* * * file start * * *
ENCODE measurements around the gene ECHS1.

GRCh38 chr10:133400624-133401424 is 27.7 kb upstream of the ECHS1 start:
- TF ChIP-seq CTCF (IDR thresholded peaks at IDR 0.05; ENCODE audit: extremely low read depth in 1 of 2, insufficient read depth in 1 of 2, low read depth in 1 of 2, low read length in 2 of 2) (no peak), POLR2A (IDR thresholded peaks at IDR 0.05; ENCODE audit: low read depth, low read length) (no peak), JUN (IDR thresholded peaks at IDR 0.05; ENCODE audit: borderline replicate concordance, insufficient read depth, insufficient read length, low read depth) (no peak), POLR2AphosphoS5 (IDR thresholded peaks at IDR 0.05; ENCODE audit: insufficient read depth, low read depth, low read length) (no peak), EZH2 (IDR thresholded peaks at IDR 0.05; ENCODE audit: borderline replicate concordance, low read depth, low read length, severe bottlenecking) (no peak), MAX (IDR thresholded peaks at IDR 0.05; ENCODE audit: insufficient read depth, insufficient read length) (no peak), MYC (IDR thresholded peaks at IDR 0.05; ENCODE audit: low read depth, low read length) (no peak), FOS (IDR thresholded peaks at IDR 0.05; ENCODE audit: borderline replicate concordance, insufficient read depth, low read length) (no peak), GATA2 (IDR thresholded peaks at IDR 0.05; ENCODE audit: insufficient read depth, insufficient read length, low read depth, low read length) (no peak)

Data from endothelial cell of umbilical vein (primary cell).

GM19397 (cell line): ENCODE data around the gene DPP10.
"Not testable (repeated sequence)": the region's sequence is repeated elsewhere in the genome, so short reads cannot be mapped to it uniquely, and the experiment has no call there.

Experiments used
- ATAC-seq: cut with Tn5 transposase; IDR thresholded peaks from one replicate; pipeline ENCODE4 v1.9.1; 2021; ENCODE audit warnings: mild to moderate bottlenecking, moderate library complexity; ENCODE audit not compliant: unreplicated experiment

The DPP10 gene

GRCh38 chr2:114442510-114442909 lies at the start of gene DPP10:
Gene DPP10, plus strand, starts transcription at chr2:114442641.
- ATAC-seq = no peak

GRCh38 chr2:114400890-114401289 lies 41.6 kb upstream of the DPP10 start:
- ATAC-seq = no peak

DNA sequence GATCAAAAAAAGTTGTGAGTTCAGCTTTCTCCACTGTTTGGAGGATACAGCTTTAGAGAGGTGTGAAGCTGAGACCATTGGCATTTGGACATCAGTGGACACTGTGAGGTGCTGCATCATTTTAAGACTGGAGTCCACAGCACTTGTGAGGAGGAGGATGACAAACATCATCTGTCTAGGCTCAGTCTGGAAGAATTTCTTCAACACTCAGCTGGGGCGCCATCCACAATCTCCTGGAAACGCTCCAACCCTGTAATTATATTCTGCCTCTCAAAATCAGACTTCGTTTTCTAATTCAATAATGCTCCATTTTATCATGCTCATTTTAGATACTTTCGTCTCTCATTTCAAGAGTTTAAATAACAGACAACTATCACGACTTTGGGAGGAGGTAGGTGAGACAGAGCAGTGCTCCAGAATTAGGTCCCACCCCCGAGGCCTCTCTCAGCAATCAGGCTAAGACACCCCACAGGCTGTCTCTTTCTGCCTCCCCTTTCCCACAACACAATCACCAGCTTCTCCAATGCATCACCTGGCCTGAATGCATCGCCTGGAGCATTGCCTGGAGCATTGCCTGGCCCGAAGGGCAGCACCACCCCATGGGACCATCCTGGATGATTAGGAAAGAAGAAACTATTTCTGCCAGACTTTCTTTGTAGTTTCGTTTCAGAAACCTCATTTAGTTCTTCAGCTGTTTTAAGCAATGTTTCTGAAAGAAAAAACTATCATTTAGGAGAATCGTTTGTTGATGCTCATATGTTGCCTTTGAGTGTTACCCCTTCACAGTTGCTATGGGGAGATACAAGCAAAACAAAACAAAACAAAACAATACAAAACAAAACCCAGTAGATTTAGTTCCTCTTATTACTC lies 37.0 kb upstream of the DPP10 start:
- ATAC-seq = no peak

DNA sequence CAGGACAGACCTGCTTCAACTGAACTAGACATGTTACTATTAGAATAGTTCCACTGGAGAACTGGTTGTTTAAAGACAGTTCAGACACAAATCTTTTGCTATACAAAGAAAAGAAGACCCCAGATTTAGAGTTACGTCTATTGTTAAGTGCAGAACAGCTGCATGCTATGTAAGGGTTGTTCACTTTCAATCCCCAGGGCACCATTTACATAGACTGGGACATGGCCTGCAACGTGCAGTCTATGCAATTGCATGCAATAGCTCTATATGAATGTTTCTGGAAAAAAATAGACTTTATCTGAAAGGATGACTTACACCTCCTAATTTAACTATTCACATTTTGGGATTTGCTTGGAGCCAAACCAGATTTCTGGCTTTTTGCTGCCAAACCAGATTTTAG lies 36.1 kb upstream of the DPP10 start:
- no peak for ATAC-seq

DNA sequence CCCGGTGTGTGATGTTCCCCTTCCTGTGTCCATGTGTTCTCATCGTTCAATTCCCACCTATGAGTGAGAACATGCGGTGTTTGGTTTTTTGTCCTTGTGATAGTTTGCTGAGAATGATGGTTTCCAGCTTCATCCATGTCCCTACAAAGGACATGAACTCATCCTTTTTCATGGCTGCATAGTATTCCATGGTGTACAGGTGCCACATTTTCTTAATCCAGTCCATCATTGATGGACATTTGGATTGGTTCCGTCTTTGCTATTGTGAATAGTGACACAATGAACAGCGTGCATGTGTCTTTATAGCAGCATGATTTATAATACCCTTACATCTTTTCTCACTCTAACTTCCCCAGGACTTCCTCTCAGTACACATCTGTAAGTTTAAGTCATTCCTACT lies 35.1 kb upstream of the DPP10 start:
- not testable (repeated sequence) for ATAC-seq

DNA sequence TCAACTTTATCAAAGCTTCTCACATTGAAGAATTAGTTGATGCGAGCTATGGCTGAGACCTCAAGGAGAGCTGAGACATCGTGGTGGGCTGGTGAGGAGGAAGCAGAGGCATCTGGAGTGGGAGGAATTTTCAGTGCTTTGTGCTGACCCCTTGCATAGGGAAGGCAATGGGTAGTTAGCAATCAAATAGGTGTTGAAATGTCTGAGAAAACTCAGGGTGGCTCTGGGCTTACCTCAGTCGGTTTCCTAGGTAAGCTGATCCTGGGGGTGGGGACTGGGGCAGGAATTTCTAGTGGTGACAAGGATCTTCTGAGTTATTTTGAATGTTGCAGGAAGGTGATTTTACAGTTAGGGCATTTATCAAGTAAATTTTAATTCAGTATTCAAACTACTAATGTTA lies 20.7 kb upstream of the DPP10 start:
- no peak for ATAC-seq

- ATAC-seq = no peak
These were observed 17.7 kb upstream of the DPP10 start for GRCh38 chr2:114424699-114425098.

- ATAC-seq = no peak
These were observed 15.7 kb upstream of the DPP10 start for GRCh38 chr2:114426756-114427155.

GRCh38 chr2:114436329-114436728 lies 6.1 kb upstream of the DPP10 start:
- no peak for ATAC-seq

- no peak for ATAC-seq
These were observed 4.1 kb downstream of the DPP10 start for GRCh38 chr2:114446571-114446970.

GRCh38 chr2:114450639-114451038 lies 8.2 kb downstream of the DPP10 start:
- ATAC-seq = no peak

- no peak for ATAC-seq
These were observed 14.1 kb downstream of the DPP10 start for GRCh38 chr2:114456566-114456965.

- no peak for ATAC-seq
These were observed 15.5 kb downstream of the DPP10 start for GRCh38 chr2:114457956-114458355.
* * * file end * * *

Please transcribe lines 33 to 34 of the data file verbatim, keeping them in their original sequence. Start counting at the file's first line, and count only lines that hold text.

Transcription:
- no peak for ATAC-seq
These were observed 14.1 kb downstream of the DPP10 start for GRCh38 chr2:114456566-114456965.